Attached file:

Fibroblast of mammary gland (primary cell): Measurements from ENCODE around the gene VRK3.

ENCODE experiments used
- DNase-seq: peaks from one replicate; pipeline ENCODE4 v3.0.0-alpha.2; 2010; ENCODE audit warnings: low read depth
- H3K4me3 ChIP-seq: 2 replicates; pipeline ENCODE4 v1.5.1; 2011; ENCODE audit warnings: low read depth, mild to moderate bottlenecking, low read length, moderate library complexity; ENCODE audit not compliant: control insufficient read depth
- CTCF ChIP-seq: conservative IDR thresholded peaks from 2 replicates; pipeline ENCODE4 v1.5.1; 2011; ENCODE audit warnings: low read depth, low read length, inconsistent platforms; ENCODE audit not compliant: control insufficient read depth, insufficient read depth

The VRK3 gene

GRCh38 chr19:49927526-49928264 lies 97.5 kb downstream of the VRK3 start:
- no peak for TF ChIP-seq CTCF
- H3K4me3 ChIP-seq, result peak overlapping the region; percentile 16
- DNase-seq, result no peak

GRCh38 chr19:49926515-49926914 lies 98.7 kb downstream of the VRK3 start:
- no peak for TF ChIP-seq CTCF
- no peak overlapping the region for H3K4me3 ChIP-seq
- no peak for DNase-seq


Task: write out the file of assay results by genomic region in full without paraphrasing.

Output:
Fibroblast of mammary gland (primary cell): Measurements from ENCODE around the gene VRK3.

ENCODE experiments used
- DNase-seq: peaks from one replicate; pipeline ENCODE4 v3.0.0-alpha.2; 2010; ENCODE audit warnings: low read depth
- H3K4me3 ChIP-seq: 2 replicates; pipeline ENCODE4 v1.5.1; 2011; ENCODE audit warnings: low read depth, mild to moderate bottlenecking, low read length, moderate library complexity; ENCODE audit not compliant: control insufficient read depth
- CTCF ChIP-seq: conservative IDR thresholded peaks from 2 replicates; pipeline ENCODE4 v1.5.1; 2011; ENCODE audit warnings: low read depth, low read length, inconsistent platforms; ENCODE audit not compliant: control insufficient read depth, insufficient read depth

The VRK3 gene

GRCh38 chr19:49927526-49928264 lies 97.5 kb downstream of the VRK3 start:
- no peak for TF ChIP-seq CTCF
- H3K4me3 ChIP-seq, result peak overlapping the region; percentile 16
- DNase-seq, result no peak

GRCh38 chr19:49926515-49926914 lies 98.7 kb downstream of the VRK3 start:
- no peak for TF ChIP-seq CTCF
- no peak overlapping the region for H3K4me3 ChIP-seq
- no peak for DNase-seq